Welcome back to SearchLove Boston! After some beer pong competition, we’re back and getting some input from folks inside AND out of SEO, talking about how to really get hands dirty and get things done, starting with very pragmatic explanation of getting your team to work better together and organize to make an impact. Today, we’ve got some take-home bullet points from the presentations for those of you who weren’t able to be there in person, or if you just want to review, as well as links to the SlideShare decks for more details.
It’s that time of year again! Flowers are budding, kids are counting down the days to the end of the school year, and SEOs are flocking to Boston for Distilled’s Spring SearchLove conference. Like years past, we had a killer lineup to kick the conference off. For those who weren’t able to attend (this time ) you can follow along with the hashtag #SearchLove. In addition to help surmise the Twitter chatter I’ve put together the main takeaways from each presentation in 140 characters or less!
While everyone’s definition of content marketing is a little different, the execution side of this marketing channel has much more definitive best practices. Whether you are new to content marketing or just looking for validation that your program is running smoothly, here are some of the most important (and often overlooked) DOs and DON’Ts of content marketing.
Do you remember the very first day in your office? The first moment of walking into the office as the newbie? That’s exactly what I recall doing not too long ago here at Distilled. As well as being greeted by all the smiley happy faces, there was my desk space complete with laptop, monitor and a Kindle. Loaded to that Kindle, an armoury of recommended reading materials including The Lean Startup.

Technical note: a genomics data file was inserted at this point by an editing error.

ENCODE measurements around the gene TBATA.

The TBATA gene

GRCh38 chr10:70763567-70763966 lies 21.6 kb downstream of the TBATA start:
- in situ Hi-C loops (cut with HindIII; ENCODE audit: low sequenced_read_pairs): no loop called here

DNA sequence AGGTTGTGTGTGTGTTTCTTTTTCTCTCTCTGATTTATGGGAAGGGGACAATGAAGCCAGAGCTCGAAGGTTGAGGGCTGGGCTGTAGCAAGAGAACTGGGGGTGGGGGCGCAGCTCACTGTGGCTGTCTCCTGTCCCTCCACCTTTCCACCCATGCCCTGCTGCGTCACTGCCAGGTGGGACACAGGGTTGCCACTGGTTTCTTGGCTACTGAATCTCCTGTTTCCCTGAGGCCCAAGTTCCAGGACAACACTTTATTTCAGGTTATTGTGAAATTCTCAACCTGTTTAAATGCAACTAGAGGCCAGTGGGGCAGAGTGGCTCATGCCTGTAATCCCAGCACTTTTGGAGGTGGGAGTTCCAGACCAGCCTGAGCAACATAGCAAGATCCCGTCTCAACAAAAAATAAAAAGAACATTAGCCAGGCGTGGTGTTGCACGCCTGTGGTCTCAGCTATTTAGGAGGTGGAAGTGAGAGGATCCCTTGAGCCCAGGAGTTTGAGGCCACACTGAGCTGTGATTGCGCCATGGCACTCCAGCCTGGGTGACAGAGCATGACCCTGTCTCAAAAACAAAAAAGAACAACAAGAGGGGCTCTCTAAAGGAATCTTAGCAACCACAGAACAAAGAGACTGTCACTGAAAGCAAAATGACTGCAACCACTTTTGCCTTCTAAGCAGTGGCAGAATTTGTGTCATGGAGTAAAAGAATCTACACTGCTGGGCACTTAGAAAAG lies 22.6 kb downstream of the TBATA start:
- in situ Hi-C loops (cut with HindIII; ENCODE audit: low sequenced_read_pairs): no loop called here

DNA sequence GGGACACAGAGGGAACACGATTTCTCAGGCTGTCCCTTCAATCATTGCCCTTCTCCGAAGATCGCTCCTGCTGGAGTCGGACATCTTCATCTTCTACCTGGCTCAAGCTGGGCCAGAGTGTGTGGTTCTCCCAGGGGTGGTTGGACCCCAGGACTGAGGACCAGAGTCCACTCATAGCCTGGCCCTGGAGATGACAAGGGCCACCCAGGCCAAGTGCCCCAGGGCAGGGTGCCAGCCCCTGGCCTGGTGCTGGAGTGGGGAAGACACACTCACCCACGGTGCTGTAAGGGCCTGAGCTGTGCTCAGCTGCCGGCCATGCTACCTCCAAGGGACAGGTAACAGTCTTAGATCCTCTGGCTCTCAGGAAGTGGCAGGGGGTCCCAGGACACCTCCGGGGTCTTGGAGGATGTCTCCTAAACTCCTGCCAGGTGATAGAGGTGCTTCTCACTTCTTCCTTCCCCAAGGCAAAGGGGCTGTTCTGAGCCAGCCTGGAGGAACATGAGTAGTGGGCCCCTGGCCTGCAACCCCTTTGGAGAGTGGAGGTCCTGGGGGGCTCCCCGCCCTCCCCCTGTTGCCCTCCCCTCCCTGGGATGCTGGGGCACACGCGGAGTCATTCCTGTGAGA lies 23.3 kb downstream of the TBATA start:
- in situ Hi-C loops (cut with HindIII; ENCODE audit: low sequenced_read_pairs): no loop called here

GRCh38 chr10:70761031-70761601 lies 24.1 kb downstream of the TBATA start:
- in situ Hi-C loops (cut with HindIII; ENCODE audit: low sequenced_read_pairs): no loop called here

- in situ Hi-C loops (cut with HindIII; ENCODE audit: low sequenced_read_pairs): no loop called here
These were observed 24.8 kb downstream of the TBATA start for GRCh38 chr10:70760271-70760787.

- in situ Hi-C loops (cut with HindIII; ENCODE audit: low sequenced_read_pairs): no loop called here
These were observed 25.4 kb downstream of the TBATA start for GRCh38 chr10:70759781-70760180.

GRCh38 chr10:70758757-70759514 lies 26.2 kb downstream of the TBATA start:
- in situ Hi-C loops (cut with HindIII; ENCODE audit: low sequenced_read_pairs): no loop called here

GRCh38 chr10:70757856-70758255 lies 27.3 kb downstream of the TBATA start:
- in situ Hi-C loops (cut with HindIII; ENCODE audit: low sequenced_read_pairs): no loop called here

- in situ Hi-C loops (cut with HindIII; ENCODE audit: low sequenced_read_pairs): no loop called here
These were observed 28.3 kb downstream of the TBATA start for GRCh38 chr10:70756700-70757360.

Working my way through The Lean Startup got me asking, why would Distilled ask me to read this and how does it apply to SEO?
In consulting larger companies, I’ve recently learned that it’s many times easier to convince decision makers to act when a competitor is already executing a similar strategy. Suggest the same strategy as an untested initiative and it’s nearly impossible to win approval from management. As companies grow they tend to become increasingly risk averse.
Thanks to risk-averse leaders in competing companies, all of your best ideas will inevitably be copied. Some of these clones won’t be pretty (cough Bing cough cough), and others will beat you at your own game. If you launch a successful marketing campaign, find an effective link building method, or design a revolutionary product that people love, you can expect shameless imitation by many of your competitors with varying degrees of success.
The last DistilledLive video came from our London team and talked you through some positive ways to give feedback to your designers when it comes to producing content. In this edition, we’re moving on from the design of the content as we hear from Kyra Kuik and Alyssa Ennis from our Seattle Outreach team on why you need both big data and personas when you’re creating your content marketing strategy.
So which is better; the data or the personas and which one should you be using? In this video, we talk you through how using both can help you figure out who your audience is as well as what content you should be creating for them.